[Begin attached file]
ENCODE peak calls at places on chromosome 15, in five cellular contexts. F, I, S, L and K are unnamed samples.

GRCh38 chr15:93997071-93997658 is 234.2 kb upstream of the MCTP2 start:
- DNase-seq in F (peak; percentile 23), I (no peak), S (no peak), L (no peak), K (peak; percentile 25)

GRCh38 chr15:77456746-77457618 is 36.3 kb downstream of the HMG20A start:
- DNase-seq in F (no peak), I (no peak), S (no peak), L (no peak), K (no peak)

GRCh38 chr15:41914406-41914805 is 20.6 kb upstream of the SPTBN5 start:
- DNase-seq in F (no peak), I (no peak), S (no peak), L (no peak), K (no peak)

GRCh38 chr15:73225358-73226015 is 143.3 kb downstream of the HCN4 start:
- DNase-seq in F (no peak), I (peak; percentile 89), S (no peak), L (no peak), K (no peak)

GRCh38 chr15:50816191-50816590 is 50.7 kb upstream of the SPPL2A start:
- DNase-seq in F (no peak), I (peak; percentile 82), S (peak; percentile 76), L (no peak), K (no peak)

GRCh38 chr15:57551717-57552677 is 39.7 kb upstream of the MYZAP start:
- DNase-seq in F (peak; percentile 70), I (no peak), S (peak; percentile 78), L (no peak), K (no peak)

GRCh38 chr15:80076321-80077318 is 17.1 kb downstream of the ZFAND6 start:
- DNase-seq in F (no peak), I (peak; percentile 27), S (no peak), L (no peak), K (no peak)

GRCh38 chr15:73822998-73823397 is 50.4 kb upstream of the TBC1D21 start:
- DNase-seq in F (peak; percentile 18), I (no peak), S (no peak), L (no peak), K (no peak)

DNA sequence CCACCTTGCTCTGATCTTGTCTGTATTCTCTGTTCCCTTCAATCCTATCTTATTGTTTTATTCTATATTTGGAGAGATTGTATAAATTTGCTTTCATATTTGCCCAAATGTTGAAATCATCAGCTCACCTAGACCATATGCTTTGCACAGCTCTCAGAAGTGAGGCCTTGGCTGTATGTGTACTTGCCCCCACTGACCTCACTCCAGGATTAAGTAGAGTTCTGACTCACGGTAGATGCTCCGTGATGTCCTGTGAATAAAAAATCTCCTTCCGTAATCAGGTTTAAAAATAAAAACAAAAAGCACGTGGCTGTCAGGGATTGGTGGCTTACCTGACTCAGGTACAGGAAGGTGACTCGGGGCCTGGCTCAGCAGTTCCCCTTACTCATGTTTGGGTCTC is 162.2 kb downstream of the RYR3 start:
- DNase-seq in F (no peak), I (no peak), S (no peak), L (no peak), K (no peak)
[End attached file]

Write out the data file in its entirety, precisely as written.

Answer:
ENCODE peak calls at places on chromosome 15, in five cellular contexts. F, I, S, L and K are unnamed samples.

GRCh38 chr15:93997071-93997658 is 234.2 kb upstream of the MCTP2 start:
- DNase-seq in F (peak; percentile 23), I (no peak), S (no peak), L (no peak), K (peak; percentile 25)

GRCh38 chr15:77456746-77457618 is 36.3 kb downstream of the HMG20A start:
- DNase-seq in F (no peak), I (no peak), S (no peak), L (no peak), K (no peak)

GRCh38 chr15:41914406-41914805 is 20.6 kb upstream of the SPTBN5 start:
- DNase-seq in F (no peak), I (no peak), S (no peak), L (no peak), K (no peak)

GRCh38 chr15:73225358-73226015 is 143.3 kb downstream of the HCN4 start:
- DNase-seq in F (no peak), I (peak; percentile 89), S (no peak), L (no peak), K (no peak)

GRCh38 chr15:50816191-50816590 is 50.7 kb upstream of the SPPL2A start:
- DNase-seq in F (no peak), I (peak; percentile 82), S (peak; percentile 76), L (no peak), K (no peak)

GRCh38 chr15:57551717-57552677 is 39.7 kb upstream of the MYZAP start:
- DNase-seq in F (peak; percentile 70), I (no peak), S (peak; percentile 78), L (no peak), K (no peak)

GRCh38 chr15:80076321-80077318 is 17.1 kb downstream of the ZFAND6 start:
- DNase-seq in F (no peak), I (peak; percentile 27), S (no peak), L (no peak), K (no peak)

GRCh38 chr15:73822998-73823397 is 50.4 kb upstream of the TBC1D21 start:
- DNase-seq in F (peak; percentile 18), I (no peak), S (no peak), L (no peak), K (no peak)

DNA sequence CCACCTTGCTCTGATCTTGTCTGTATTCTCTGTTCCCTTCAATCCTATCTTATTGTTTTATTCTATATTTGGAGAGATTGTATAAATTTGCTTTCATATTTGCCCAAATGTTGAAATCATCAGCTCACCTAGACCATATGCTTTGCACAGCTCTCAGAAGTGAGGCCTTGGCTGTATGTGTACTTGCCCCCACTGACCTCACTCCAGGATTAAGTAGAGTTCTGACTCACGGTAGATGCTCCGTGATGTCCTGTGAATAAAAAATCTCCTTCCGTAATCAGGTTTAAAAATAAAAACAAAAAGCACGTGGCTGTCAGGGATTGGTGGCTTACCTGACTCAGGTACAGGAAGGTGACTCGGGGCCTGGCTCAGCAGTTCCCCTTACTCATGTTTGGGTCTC is 162.2 kb downstream of the RYR3 start:
- DNase-seq in F (no peak), I (no peak), S (no peak), L (no peak), K (no peak)